January 21, 2009

How Advertising Works - Part 4: The Second Principle

In parts one and two of this series I observed that most ad people and most agencies do not have unifying principles for how and why they create advertising. In part three, I discussed the first principle of what I call Performance-Based Advertising. Today, I'll talk about the second principle.

Principle #2: Advertising messages should be created for, and directed at, the heavy-using, high-yield customers in your category.

It is a good thing to love all your customers and treat them with respect and gratitude. But it is not productive to fashion your advertising message to appeal to all of them.

Most marketers define their target customer in either demographic (women 18-34) or psychographic (millennials) terms. I think this is wrong.

The target customer should be defined in terms of category usage. This is just a fancy way of saying that you should define your target as the high value customer in the category -- regardless of sex, age, or generational characteristics -- and create your advertising to appeal to these people.

Some customers just aren't profitable. And some are extraordinarily profitable.The following chart is not meant to be scientific, but to illustrate the wisdom of focusing your message on heavy-using, high-yield customers:

Even though some customers are way less profitable than others, the cost of marketing to them can be just as expensive. While people in your top quintile may be hugely profitable, people in your lowest quintiles may actually cost you money. Even if you market to them successfully, it may cost you more than you can ever hope to recover.

The reason it is critical to fashion your message for the heavy-using, high-yield customer is that they will usually have a different point of view and a different set of needs from the average or light user.

As an example, let's talk about fast food. The average user of fast food may visit a fast food place once every two weeks. To him, fast food may be a guilty treat. The heavy user of fast food, however, uses it in a completely different way. He visits fast food places 10 times a week or more. To him, it's not a guilty treat. It's his refrigerator.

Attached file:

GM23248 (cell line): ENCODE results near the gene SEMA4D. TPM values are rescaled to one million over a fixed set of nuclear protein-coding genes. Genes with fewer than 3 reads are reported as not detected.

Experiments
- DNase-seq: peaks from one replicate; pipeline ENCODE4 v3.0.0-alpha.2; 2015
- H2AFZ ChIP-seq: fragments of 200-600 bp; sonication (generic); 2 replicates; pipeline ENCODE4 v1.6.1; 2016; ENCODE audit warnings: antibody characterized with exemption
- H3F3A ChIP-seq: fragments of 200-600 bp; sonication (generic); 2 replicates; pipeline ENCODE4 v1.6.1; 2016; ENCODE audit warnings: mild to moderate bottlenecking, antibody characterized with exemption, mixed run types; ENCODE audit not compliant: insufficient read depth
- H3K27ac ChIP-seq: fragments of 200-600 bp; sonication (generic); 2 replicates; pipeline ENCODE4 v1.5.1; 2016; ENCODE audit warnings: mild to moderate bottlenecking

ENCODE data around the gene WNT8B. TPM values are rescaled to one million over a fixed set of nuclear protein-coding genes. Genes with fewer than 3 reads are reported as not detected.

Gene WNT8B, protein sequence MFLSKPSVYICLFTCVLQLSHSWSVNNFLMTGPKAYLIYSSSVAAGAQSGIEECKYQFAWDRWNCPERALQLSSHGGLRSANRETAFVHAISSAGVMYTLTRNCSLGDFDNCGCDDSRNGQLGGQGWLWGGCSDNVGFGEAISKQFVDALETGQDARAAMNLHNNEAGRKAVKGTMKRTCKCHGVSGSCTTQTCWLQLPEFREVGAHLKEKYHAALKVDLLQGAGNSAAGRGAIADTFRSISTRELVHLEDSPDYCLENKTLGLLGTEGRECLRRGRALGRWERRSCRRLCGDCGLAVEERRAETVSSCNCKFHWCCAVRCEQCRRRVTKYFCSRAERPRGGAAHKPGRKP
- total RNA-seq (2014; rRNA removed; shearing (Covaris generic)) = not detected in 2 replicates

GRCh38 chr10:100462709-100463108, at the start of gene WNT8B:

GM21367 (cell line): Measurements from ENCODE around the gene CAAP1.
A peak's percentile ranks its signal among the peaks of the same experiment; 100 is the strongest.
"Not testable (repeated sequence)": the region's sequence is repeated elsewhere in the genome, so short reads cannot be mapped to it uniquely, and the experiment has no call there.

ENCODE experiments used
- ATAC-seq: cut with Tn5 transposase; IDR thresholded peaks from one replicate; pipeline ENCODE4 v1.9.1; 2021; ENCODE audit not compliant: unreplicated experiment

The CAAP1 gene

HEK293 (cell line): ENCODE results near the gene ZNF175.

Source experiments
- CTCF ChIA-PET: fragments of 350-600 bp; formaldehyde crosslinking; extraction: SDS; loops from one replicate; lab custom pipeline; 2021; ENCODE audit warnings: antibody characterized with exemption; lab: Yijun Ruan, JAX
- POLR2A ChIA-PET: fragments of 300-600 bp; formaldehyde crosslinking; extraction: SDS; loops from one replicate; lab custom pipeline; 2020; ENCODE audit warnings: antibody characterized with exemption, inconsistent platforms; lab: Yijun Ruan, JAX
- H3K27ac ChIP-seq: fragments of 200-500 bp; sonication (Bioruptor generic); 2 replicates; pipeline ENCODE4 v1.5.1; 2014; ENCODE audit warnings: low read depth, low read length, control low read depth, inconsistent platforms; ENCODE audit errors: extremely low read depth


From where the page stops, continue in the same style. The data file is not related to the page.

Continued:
In fact, in the fast food category, as in many, about 30% of customers account for 70-80% of the volume.

These heavy fast food users are the key to profitability in the category. Attract them, and you're coining it. Miss them, and you're in trouble.

Often advertisers try to find a common denominator among all their potential customers and then try to create a message that appeals to everyone. This is a mistake. The way to minimize waste and maximize the productivity of your advertising is to shape the message for the high-yield customer.

Media strategy can only do so much. When you buy a spot on Monday Night Football, it costs just as much to talk to the guy who buys a hamburger once a month as the guy who buys every day. But you have no choice.

The key is your creative strategy. Make sure your ads are written for the right people. Be sure your advertising has been developed with the needs of the heavy user in mind.

In summary, success in most categories is directly related to the number of heavy-using, high-yield customers you can attract. (In this post I have used "heavy-user" and "high-yield" interchangeably. In some categories this may not be true.)

Since nobody has an unlimited marketing budget -- except, apparently, erectile dysfunction remedies and congressional candidates -- maximizing the performance of your advertising dollars consists of doing the following:
• Studying high-yield customers and understanding what they want
• Crafting a message to these needs
• Treating your low-yield customer nicely, but not shaping ad messages for him.
The Series So Far
How Advertising Works - Part 1: The Problem
How Advertising Works - Part 2: Overview
How Advertising Works - Part 3: The First Principle
How Advertising Works - Part 4: The Second Principle

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